Most recent attention in interventional cardiology is directed towards treatment of valvular heart disease. In high risk pts, transcutaneous aortic valve implantation (TAVI) offers a therapeutic solution. Near Infrared Spectroscopy (NIRS) has been introduced as a useful non-invasive cerebral monitoring technique assessing cerebral oxygenation. During TAVI procedure, transient cardiac standstill by rapid ventricular pacing (RVP) is induced to minimize cardiac motion. In most cases, this hemodynamic deficit is well tolerated, due to the brief duration of RVP. But as far as today no data are available on cerebral oxygenation during these critical periods of RVP.
We report on 10 consecutive pts (>75yrs, major comorbidities) suffering from severe aortic stenosis. Bilateral ForeSight sensors were applied after induction of anesthesia. We studied the changes in cerebral oxygenation (SctO2 monitoring) occurred during these RVP periods.
In all pts, procedure was technically successful. Mean SctO2 before RVP was 67% (59–71%) with immediate decrease during RVP to m54% (37–70%). In 7 pts, RVP resulted in SctO2 decreases below 55% (m44%; range 37–52%), lasting for m20 min (14sec-87 min). Systolic blood pressure before RVP was m135mmHg (95–165mmHg) and decreased to m74mmHg (112–42mmHg) during RVP. In 6 pts, RVP resulted in systolic blood pressure below 90mmHg, immediately countered by vasoactive drugs. In 2 pts, extensive hypotension persisted despite vasoactive support and CPR had to be initiated. In 1 pt, SctO2 values remained below 55% for 87 min and pt was declared brain dead 48 h later.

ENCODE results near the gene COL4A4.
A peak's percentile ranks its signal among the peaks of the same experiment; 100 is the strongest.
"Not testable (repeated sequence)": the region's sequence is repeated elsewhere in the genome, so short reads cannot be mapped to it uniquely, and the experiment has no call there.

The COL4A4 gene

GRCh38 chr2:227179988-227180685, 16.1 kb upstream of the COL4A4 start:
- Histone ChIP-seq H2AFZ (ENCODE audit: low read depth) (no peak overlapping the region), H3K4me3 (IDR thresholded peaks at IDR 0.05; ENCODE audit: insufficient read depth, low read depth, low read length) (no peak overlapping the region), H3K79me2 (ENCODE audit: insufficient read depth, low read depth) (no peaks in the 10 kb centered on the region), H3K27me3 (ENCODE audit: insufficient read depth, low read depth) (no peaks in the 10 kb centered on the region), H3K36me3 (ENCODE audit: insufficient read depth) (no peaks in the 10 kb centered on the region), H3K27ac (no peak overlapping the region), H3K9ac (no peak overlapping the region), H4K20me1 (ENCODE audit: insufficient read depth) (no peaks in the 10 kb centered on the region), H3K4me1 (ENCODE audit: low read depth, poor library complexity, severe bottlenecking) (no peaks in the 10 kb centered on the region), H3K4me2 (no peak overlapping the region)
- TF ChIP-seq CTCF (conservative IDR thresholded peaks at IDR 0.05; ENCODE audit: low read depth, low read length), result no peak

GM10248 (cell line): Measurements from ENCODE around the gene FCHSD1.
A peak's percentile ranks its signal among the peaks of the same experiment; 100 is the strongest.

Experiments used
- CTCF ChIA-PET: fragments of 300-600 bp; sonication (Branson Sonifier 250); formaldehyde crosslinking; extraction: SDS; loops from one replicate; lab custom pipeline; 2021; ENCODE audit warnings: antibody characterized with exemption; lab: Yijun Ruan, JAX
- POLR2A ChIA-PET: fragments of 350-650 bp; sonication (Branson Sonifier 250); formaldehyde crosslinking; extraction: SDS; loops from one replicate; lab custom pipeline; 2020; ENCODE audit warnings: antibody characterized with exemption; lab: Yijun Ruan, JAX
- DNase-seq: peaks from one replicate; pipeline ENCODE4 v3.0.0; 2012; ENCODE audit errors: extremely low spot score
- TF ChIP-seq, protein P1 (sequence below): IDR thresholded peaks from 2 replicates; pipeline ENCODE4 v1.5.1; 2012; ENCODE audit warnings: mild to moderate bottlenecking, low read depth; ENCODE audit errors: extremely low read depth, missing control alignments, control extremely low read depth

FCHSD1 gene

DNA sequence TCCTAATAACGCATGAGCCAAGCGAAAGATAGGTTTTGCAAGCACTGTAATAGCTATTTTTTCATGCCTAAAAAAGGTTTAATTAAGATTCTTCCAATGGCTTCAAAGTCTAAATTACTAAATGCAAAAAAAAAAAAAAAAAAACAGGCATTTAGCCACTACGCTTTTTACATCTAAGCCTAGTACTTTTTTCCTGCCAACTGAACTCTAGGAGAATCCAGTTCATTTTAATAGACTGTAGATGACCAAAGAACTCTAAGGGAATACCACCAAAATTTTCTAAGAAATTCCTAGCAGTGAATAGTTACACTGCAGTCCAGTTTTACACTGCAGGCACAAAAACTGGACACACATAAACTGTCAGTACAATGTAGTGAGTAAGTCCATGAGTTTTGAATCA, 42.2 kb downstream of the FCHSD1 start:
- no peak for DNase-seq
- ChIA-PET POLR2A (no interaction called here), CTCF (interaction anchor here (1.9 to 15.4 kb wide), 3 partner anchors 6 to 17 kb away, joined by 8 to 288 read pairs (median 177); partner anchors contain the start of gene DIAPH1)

Transcutaneous cardiac interventions, with transient cardiac standstill, can induce longlasting inadequacy of cerebral perfusion, despite immediate restoration of normal hemodynamics. Future strategies should focus on optimalizing cerebral oxygenation before RVP.
© 2012 European Society of Anaesthesiology